The new buzzword going around in Taiwan is ‘revenge spending 報復性消費’. After months of staying inside under quarantine measures, thanks to the stellar work done by the CDC (Centers for Disease Control), slowly everything is reopening, and everyone is looking for an opportunity to spend all the money they couldn’t over the first half of the year.
It was at this moment that news of the NCCU Music Festival政大音樂節 popped up, signaling the long-awaited return of live music shows to Taipei. After a quick look at the set-list I was sold. An eclectic mix of upcoming indie bands, NCCU alumni and Taiwanese rock, it offered an opportunity to see both new and old talent in one of the first festivals not only of the summer, but of the year.
NCCU, otherwise known as Chengchi University, is one of the top universities in Taiwan, famously situated halfway up a rather inaccessible mountain on the edge of Taipei. Luckily for us, the festival was not held there, but instead in a windowless but very well air-conditioned performance area in Guanghua Plaza, the electronics mecca of Taipei.
After making our way through a couple of floors of anime exhibitions and video game sellers, we reached the small band of students organising an impressively slick operation, who ushered us through. Of course, there were a couple of new additions to the festival – a pre-entry COVID questionnaire and mask wearing inside the building, which would have made the CDC proud.
The crowd inside was made up mostly of students, or those around student age, with a room that was full but not to bursting. The running of the sets themselves was very professional, with the time between the acts filled with a mixture of pre-recorded interviews and follow-up on-stage games hosted by MCs who did a good job of getting the whole crowd involved. Apart from the audience, it would have been hard to tell it was a university festival.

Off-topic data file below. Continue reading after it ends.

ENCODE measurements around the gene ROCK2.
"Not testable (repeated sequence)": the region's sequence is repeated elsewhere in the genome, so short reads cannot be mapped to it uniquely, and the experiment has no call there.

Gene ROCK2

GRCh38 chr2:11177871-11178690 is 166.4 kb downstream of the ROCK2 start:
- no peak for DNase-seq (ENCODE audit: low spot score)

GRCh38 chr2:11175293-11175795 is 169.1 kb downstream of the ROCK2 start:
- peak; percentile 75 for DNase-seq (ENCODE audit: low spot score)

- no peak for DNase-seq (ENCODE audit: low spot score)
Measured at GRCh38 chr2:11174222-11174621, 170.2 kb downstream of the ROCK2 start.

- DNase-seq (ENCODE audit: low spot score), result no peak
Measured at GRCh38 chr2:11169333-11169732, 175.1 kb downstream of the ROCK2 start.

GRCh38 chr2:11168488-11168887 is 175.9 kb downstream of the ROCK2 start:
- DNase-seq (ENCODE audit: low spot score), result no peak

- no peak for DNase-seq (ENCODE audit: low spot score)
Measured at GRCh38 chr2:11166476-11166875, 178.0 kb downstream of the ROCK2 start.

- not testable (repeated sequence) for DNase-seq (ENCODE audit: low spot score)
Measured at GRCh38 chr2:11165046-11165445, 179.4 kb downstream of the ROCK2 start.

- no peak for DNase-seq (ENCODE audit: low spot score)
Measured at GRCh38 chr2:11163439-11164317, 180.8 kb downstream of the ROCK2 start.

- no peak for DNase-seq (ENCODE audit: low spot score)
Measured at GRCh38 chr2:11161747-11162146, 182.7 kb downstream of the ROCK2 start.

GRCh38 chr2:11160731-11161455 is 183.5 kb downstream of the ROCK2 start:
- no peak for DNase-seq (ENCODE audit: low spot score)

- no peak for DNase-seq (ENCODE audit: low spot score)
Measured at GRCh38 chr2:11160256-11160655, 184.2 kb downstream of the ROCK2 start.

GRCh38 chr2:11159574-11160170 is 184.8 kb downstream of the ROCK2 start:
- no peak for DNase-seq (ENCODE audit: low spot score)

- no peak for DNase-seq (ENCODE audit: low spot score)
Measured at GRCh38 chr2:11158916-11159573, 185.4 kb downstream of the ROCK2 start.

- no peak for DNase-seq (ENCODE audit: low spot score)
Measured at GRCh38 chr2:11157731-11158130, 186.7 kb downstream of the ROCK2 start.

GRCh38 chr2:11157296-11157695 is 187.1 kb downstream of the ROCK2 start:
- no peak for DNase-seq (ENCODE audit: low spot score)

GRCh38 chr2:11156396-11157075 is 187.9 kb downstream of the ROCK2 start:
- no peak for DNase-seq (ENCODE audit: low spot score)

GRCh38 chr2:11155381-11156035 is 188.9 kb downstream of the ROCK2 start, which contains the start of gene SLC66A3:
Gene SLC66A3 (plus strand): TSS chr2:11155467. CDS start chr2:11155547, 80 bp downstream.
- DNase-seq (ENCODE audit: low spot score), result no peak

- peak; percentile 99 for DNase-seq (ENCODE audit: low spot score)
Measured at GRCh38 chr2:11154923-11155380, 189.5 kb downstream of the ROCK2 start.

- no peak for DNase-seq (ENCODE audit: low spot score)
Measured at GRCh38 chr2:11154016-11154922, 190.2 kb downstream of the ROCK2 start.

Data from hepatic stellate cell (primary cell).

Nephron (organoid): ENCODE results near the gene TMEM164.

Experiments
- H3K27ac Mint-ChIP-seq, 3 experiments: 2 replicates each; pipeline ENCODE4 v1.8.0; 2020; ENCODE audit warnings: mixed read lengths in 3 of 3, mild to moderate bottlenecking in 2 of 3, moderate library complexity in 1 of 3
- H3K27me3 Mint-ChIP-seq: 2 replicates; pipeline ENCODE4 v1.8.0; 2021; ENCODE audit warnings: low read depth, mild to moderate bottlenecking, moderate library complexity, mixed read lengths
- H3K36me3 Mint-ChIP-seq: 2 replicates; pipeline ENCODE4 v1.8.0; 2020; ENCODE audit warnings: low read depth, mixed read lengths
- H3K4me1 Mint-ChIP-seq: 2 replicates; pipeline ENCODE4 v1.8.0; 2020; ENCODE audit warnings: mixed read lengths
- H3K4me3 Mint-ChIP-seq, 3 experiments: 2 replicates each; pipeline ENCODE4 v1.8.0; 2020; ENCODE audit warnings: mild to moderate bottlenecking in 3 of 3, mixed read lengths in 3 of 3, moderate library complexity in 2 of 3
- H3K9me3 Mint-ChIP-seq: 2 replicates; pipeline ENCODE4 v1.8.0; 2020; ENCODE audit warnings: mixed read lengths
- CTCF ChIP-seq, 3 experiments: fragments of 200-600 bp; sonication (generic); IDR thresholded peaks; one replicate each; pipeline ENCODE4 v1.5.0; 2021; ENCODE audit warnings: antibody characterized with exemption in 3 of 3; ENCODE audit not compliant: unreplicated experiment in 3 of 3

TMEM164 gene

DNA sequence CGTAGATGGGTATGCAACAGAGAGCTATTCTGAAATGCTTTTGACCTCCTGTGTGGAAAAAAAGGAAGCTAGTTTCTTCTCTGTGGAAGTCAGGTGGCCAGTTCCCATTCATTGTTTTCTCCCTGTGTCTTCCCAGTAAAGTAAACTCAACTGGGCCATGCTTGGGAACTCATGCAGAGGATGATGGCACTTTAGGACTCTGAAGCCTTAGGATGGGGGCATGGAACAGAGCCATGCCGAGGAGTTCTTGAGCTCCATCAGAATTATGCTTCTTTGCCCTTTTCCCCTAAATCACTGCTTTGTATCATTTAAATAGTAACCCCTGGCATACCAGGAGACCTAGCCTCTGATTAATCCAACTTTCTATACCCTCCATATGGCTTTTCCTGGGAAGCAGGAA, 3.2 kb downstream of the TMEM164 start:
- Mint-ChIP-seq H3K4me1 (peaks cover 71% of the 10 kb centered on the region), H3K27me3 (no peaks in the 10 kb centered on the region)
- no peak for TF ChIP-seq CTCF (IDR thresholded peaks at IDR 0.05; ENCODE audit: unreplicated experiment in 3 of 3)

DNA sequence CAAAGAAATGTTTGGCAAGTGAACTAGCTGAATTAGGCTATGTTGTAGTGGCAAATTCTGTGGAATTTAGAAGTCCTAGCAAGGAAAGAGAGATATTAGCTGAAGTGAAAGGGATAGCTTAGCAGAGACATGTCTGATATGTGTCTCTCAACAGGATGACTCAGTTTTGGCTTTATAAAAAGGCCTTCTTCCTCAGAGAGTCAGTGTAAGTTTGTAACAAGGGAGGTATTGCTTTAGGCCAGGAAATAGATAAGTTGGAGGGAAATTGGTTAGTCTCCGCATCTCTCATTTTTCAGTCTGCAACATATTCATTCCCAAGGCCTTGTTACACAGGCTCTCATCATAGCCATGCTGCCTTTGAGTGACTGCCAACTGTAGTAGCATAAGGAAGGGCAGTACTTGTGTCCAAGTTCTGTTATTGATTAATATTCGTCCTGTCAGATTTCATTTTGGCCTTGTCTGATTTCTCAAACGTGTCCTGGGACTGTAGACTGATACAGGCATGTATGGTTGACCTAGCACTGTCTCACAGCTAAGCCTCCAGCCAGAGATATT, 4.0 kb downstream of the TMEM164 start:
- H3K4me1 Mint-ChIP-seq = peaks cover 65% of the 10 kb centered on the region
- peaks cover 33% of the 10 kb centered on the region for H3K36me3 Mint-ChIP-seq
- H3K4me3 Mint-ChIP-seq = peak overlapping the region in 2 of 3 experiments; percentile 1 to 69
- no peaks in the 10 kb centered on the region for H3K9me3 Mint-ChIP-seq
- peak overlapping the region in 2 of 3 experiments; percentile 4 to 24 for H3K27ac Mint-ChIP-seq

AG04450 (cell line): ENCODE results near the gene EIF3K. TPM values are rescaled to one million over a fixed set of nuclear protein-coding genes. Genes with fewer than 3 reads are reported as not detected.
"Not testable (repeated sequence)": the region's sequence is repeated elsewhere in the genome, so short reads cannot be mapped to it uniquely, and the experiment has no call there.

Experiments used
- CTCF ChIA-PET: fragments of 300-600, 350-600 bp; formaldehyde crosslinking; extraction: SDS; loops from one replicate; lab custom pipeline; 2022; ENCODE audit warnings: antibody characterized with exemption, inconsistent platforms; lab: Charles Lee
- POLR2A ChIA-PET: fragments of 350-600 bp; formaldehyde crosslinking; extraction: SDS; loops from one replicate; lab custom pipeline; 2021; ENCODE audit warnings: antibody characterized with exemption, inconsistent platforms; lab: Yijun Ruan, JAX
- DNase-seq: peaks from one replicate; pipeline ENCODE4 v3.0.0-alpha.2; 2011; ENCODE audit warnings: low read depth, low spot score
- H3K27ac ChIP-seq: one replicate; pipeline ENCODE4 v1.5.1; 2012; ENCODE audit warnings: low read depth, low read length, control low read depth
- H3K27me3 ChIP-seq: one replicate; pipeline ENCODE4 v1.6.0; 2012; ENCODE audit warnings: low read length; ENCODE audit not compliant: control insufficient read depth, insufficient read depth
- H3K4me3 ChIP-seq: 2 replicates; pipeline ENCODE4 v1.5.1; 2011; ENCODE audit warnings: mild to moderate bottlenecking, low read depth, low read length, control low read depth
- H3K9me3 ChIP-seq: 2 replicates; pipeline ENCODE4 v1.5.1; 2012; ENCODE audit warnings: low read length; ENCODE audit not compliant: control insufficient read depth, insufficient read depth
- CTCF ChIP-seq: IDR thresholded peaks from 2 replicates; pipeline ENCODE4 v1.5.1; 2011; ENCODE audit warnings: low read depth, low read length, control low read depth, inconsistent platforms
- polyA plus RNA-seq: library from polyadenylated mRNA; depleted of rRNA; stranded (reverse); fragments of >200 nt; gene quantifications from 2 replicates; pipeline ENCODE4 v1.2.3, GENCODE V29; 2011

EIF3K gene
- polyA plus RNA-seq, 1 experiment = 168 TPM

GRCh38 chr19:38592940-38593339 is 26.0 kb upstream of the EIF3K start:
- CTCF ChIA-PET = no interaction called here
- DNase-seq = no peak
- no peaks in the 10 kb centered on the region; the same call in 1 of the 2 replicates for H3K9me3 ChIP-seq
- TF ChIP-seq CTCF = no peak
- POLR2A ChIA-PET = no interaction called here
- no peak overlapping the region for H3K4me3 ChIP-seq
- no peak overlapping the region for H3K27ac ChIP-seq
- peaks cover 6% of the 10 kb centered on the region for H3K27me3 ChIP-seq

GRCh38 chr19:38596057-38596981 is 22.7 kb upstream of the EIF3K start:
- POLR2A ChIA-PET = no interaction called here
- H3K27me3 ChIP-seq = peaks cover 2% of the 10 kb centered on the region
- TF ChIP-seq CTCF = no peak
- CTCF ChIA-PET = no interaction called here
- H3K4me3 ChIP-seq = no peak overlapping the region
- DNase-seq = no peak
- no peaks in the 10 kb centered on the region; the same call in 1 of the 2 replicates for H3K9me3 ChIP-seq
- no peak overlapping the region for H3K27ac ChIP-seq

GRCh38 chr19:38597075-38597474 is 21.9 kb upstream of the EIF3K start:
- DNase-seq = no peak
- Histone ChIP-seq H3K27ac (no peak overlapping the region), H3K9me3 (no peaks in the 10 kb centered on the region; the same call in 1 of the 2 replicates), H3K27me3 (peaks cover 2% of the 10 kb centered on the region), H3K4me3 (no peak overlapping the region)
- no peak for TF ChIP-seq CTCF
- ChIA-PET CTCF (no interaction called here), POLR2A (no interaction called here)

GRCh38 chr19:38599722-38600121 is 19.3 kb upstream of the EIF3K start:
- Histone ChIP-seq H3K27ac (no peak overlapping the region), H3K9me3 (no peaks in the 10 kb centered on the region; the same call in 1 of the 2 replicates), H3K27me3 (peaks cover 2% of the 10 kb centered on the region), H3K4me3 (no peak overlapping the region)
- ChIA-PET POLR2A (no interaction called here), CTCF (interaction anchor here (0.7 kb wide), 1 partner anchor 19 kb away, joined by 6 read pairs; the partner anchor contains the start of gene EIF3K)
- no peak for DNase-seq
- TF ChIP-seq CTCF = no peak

Arriving once the festival was already in full swing, we managed to catch the end of the dreamy soundscape of Modern Cinema Master當代電影大師 (after spending several minutes deciphering their logo). The stunning layering of sounds combined with the intensity of the performers made for a captivating set, if perhaps sometimes the sense of audience interaction was sometimes somewhat lacking due to the absorption of the band in their own musical landscape.
Next up was what was billed as a “Healing Hip Hop Special療愈系嘻哈特調”, which brought together rappers Osean吳獻, Joey 就已 and Someshit 山姆 together for a special stage. There was a strong start from Osean吳獻who debuted his new single ‘For a While我們只在地球住幾晚‘, with his understated delivery melding with the summery lo-fi beats. From then all three came on in different combinations, featuring on each other’s’ songs while also having a chance to perform their own solos.
Osean吳獻 appeared by far the most comfortable on stage, acting as somewhat of a frontman for the trio, with the other two a little more hesitant on stage. However, one of my personal highlights was hearing Someshit山姆 performing his most famous track to date, ‘All those guys who told me to stop smoking are already dead那些勸我別抽菸的人都死了‘, a song which was clearly a crowd favourite.